The evening after I slept with the Barista, my friend Matt drove us through the darkening Georgia woods in his car to a roller derby in Athens, Georgia. I felt pain every time I shifted in the passenger seat, pain when I sat down or rose from the bleachers once we got to the gymnasium. Matt made ass jokes and I laughed, because I framed it to him simply as a painful physical experience. I’d heard that first times were painful. And my best friends were all relatively inexperienced at the time, two of them evangelicals who waited until marriage. I was too afraid to narrate my concerns, too afraid they’d think I’d made a mistake in sleeping with a man I barely knew.
Later that evening, I told the story to Matt’s friend, and she expressed concern: that the Barista hadn’t worn a condom after I asked him to, that he had anal sex with me without asking, that he hadn’t even used lubrication. But even then I didn’t frame it as something he had done wrong. After the roller derby ended, we drove around for a while in the rain, listening to Arcade Fire. I sat in the backseat thinking about what I’d done wrong. Although I’d told the Barista to stop, I blamed myself for not setting clearer boundaries in the beginning and then not telling him to leave. It was less painful to blame my inexperience than to admit that I’d been taken advantage of. But even then I sensed it wasn’t an adequate explanation of that night.
Three years after the night with the Barista, I read Missoula: Rape and the Justice System in a College Town on a plane trip home to Kentucky. As I read the stories of the women who’d been sexually assaulted, I realized my own narrative was uncannily similar. The author, Jon Krakauer, writes about how some rape victims paradoxically “start engaging in dangerous, indiscriminate sex.” He cites an expert who says this is a form of reenactment, in which the victim chooses but also describes feeling a loss of control.
And though I had chosen to sleep with six men after the Barista that year, I recognized how much agency I’d lost. In some ways, it was a relief to understand that my actions fit a pattern after trauma, and that I was reacting in a predictable—and acceptable—way. And yet, I was still ashamed to talk about it.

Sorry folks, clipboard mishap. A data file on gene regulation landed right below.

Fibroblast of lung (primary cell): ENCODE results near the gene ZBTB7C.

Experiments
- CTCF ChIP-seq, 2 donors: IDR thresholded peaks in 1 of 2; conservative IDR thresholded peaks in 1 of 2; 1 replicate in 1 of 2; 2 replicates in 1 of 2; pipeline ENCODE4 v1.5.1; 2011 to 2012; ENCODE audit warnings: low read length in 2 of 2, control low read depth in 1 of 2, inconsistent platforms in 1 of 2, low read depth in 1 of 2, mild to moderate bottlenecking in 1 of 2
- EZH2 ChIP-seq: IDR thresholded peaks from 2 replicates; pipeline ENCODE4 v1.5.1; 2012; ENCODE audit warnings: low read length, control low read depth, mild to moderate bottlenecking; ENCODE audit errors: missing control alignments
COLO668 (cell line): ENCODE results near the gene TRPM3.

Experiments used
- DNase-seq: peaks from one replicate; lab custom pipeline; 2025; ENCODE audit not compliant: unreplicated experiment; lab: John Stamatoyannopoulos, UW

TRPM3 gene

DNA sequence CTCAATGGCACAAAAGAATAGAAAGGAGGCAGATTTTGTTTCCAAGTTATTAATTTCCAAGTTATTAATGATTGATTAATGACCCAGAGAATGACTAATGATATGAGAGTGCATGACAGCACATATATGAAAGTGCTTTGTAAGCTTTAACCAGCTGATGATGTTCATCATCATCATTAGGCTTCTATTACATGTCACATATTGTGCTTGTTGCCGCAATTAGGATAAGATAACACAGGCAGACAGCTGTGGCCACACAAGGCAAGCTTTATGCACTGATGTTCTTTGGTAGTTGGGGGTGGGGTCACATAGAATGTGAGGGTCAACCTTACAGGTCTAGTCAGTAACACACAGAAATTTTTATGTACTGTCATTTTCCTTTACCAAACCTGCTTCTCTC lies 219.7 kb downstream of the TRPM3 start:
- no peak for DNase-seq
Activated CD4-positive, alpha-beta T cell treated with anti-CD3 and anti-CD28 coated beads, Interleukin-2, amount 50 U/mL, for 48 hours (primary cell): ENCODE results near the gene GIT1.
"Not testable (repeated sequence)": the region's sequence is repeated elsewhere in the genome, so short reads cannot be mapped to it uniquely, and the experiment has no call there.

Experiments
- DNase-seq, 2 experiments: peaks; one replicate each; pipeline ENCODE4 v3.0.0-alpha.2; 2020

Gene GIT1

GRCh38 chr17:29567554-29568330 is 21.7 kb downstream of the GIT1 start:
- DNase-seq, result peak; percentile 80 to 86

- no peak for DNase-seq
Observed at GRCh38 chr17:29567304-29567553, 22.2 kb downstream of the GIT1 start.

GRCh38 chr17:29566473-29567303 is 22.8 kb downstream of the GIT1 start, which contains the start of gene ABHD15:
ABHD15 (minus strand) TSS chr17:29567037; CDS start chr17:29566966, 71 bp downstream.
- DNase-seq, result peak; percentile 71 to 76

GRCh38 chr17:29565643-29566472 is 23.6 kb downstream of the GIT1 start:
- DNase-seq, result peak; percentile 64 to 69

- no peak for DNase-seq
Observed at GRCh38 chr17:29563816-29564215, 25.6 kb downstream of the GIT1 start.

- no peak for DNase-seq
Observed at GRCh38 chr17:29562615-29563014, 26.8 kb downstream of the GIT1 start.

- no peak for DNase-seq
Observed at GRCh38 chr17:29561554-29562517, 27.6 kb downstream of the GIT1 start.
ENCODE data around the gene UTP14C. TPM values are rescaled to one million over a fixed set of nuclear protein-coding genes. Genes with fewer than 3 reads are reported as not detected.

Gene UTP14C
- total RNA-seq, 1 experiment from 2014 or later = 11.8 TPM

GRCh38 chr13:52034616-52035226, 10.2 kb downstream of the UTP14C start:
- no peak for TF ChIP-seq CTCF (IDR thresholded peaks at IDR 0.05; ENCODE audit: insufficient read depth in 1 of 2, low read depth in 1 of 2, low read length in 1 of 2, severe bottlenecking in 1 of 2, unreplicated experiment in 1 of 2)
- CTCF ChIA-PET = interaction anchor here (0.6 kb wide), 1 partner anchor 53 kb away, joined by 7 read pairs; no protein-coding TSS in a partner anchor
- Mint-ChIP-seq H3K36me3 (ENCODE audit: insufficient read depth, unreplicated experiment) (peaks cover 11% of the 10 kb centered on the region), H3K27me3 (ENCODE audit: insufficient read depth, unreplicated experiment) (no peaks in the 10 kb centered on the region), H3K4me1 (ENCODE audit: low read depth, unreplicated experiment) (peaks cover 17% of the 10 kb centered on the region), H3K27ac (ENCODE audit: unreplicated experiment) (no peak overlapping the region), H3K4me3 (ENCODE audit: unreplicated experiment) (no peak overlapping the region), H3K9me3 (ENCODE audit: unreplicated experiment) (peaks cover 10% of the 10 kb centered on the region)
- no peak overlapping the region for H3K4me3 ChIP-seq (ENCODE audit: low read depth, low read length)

But when I did tell friends about my first time—even when I’ve told them without trying to frame the experience as good or bad, never using the word “assault” or “rape”—they have been horrified. I consented to sex, to everything the Barista said in his texts—all the vaginal sex, all the oral sex. That happened, too, but I don’t remember the order. But I didn’t consent to what he did, that place he put his fingers and his penis, without lubrication, without warning. I did not consent to anal sex. I wasn’t even asked.
At times I have looked for a legal definition, in the hope that by naming what had happened to me, I would free myself from reliving and narrating the event. According to Georgia state law, rape strictly involves penetration of “the female sex organ by the male sex organ,” and “sexual assault” involves someone “who has supervisory or disciplinary authority over another individual.” Neither definition covers the wide range of places that can be violated, nor the objects of violation. What I am left with is “aggravated sodomy” and “aggravated sexual battery.” Georgia law states that “aggravated sodomy” involves “any sexual act involving the sexual organs of one person and the mouth or anus of another” committed “against the will of the other person.” But that is only if the Barista’s “sexual organs” are involved, and not just his fingers. The term “aggravated sexual battery” involves any sort of “penetration” without consent. I’ve found these words are not enough to heal. Each time I try to assign a legal definition, I have to relive the night with the Barista, to try to understand whether he used his finger or his penis, and I have to use these words with others, specific, evocative phrases to name an event I don’t want to relive.
I also hesitate to use the term “assault,” or even “rape,” because here is the truth: I haven’t wanted to be defined as a sexual assault or rape victim. I’ve told myself it’s “not that bad”—using the words of Roxane Gay in her introduction to Not That Bad: Dispatches from Rape Culture. I haven’t wanted to hold my experiences up to others’, worrying—as Gay does—about what counts and what doesn’t. I have worried that my experiences don’t count. I have worried that when the night with the Barista is dissected, I will be the one at fault in public opinion. But I trust Gay when she writes that she began “realizing that all the encounters people have with sexual violence are, indeed, that bad.” And I know my experience is probably common, worthy of naming as assault or even rape—or at least narrating.
A few years ago, my therapist encouraged me to practice saying it’s not my fault, a phrase which caught in my throat. But as time passes and I date men who are nothing like the Barista, I realize that no matter how inexperienced I was, I didn’t deserve what he did.
I am starting to think no amount of naming or narrating will fully scrub the memories away. Linguist Wallace Chafe once speculated that, as time passes, specific memories may decay, but maybe the most enduring part of our memory is emotion. I hope that one day, every specific memory, every flash of the Barista, will be gone, and I will only be left with emotion. I hope one day that emotion will transcend shame. Perhaps the ultimate way to overcome a traumatic event is simply to persist.